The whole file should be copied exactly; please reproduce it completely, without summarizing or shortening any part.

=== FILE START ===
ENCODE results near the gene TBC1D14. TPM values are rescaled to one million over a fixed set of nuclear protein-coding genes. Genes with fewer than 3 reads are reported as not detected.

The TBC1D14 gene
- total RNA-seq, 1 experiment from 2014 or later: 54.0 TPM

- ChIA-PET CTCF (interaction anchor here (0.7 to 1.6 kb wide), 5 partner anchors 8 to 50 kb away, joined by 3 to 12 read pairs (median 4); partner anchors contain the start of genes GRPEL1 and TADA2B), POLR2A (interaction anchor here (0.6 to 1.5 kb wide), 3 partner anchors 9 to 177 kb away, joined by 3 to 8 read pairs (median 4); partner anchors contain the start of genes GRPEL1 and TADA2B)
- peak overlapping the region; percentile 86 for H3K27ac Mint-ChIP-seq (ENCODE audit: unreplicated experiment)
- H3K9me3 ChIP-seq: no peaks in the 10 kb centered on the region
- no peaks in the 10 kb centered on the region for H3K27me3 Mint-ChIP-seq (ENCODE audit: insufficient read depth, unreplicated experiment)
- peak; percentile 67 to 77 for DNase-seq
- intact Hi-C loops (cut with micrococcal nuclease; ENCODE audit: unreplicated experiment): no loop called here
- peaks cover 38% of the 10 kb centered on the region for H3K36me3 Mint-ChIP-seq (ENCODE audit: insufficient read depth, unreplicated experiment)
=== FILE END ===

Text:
ENCODE results near the gene TBC1D14. TPM values are rescaled to one million over a fixed set of nuclear protein-coding genes. Genes with fewer than 3 reads are reported as not detected.

The TBC1D14 gene
- total RNA-seq, 1 experiment from 2014 or later: 54.0 TPM

- ChIA-PET CTCF (interaction anchor here (0.7 to 1.6 kb wide), 5 partner anchors 8 to 50 kb away, joined by 3 to 12 read pairs (median 4); partner anchors contain the start of genes GRPEL1 and TADA2B), POLR2A (interaction anchor here (0.6 to 1.5 kb wide), 3 partner anchors 9 to 177 kb away, joined by 3 to 8 read pairs (median 4); partner anchors contain the start of genes GRPEL1 and TADA2B)
- peak overlapping the region; percentile 86 for H3K27ac Mint-ChIP-seq (ENCODE audit: unreplicated experiment)
- H3K9me3 ChIP-seq: no peaks in the 10 kb centered on the region
- no peaks in the 10 kb centered on the region for H3K27me3 Mint-ChIP-seq (ENCODE audit: insufficient read depth, unreplicated experiment)
- peak; percentile 67 to 77 for DNase-seq
- intact Hi-C loops (cut with micrococcal nuclease; ENCODE audit: unreplicated experiment): no loop called here
- peaks cover 38% of the 10 kb centered on the region for H3K36me3 Mint-ChIP-seq (ENCODE audit: insufficient read depth, unreplicated experiment)